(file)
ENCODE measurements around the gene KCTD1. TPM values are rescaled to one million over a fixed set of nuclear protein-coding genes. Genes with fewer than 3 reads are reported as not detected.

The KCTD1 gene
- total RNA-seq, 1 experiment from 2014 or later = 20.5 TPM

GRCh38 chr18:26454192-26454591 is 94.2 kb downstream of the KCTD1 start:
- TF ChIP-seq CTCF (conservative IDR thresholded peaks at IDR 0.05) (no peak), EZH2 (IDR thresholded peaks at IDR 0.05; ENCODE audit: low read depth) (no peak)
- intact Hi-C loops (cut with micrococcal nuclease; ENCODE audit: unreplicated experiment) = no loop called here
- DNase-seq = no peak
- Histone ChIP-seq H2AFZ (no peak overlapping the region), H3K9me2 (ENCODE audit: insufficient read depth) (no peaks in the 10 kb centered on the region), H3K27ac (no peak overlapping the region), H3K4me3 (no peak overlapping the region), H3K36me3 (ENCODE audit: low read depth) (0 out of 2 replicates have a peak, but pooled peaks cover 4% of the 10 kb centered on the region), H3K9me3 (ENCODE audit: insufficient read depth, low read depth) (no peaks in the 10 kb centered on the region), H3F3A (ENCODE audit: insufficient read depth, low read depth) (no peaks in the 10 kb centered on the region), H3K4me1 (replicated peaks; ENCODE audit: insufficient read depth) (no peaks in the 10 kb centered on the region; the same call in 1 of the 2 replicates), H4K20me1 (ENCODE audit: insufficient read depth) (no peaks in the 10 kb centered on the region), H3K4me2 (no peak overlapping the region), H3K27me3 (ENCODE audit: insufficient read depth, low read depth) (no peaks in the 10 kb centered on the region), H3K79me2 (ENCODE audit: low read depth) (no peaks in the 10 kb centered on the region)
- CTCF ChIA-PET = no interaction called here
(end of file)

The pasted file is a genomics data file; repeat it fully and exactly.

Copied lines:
ENCODE measurements around the gene KCTD1. TPM values are rescaled to one million over a fixed set of nuclear protein-coding genes. Genes with fewer than 3 reads are reported as not detected.

The KCTD1 gene
- total RNA-seq, 1 experiment from 2014 or later = 20.5 TPM

GRCh38 chr18:26454192-26454591 is 94.2 kb downstream of the KCTD1 start:
- TF ChIP-seq CTCF (conservative IDR thresholded peaks at IDR 0.05) (no peak), EZH2 (IDR thresholded peaks at IDR 0.05; ENCODE audit: low read depth) (no peak)
- intact Hi-C loops (cut with micrococcal nuclease; ENCODE audit: unreplicated experiment) = no loop called here
- DNase-seq = no peak
- Histone ChIP-seq H2AFZ (no peak overlapping the region), H3K9me2 (ENCODE audit: insufficient read depth) (no peaks in the 10 kb centered on the region), H3K27ac (no peak overlapping the region), H3K4me3 (no peak overlapping the region), H3K36me3 (ENCODE audit: low read depth) (0 out of 2 replicates have a peak, but pooled peaks cover 4% of the 10 kb centered on the region), H3K9me3 (ENCODE audit: insufficient read depth, low read depth) (no peaks in the 10 kb centered on the region), H3F3A (ENCODE audit: insufficient read depth, low read depth) (no peaks in the 10 kb centered on the region), H3K4me1 (replicated peaks; ENCODE audit: insufficient read depth) (no peaks in the 10 kb centered on the region; the same call in 1 of the 2 replicates), H4K20me1 (ENCODE audit: insufficient read depth) (no peaks in the 10 kb centered on the region), H3K4me2 (no peak overlapping the region), H3K27me3 (ENCODE audit: insufficient read depth, low read depth) (no peaks in the 10 kb centered on the region), H3K79me2 (ENCODE audit: low read depth) (no peaks in the 10 kb centered on the region)
- CTCF ChIA-PET = no interaction called here